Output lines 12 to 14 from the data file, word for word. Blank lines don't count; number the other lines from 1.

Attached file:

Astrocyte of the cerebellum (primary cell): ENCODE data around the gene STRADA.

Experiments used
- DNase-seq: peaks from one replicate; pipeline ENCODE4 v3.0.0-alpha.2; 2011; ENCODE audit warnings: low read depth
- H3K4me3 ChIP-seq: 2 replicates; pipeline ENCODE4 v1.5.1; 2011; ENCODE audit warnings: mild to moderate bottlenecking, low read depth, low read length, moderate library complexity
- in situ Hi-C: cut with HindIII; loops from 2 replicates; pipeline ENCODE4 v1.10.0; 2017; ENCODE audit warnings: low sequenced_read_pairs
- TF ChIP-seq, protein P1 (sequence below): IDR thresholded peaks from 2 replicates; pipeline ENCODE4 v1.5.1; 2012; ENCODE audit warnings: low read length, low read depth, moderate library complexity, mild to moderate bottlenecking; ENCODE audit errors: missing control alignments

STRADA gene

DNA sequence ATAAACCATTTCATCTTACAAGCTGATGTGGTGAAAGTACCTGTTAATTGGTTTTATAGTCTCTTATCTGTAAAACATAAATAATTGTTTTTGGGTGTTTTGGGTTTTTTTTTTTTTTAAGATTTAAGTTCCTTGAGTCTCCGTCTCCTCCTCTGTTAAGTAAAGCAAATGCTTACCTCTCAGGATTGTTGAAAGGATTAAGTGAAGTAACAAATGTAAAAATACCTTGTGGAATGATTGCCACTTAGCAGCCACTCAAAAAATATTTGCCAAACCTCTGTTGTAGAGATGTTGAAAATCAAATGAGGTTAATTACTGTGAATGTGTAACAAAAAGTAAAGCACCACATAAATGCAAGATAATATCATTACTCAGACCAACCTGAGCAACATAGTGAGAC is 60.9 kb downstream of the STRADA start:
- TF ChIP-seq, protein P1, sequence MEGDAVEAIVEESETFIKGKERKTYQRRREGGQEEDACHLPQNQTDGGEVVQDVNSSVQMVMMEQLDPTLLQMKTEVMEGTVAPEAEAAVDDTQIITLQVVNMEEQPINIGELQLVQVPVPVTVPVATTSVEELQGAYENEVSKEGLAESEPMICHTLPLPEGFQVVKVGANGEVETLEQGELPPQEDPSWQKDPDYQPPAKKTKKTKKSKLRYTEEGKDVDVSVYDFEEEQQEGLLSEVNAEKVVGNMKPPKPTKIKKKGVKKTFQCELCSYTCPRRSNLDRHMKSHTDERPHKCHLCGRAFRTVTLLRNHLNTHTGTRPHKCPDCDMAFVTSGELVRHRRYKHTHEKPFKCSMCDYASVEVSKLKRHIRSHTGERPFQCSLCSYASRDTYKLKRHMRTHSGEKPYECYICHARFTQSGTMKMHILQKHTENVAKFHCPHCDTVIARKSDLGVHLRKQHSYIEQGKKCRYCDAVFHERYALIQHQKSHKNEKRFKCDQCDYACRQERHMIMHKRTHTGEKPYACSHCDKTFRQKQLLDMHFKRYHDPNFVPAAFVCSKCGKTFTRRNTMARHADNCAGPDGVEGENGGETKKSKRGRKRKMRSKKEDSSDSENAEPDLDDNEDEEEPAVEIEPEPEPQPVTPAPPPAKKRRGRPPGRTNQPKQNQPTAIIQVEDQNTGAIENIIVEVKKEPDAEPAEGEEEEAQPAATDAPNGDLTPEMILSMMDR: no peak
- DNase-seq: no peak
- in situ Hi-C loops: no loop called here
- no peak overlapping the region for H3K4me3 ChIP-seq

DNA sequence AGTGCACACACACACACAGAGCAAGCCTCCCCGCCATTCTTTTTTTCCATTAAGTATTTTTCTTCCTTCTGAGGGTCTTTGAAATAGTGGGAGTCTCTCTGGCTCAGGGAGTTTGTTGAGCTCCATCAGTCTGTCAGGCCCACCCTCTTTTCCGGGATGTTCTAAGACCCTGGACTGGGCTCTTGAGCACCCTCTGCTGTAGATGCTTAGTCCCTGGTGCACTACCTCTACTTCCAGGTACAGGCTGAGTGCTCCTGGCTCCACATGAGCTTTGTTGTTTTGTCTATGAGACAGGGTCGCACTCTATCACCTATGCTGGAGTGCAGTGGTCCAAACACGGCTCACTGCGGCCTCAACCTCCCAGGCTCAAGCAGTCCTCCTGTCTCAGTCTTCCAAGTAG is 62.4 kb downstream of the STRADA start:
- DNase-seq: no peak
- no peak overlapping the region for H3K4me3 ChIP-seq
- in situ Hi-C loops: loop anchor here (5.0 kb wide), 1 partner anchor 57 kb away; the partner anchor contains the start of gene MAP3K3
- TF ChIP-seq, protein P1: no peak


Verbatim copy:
- no peak overlapping the region for H3K4me3 ChIP-seq

DNA sequence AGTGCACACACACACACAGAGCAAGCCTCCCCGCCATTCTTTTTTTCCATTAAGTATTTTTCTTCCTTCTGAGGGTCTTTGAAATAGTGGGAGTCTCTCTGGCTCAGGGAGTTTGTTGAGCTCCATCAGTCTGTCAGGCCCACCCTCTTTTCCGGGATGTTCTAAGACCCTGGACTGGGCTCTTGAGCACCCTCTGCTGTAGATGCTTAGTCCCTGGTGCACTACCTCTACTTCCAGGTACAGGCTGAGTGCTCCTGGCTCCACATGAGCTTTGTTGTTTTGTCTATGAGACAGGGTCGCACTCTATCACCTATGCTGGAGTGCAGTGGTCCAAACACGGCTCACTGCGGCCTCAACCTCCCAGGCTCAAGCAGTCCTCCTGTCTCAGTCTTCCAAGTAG is 62.4 kb downstream of the STRADA start:
- DNase-seq: no peak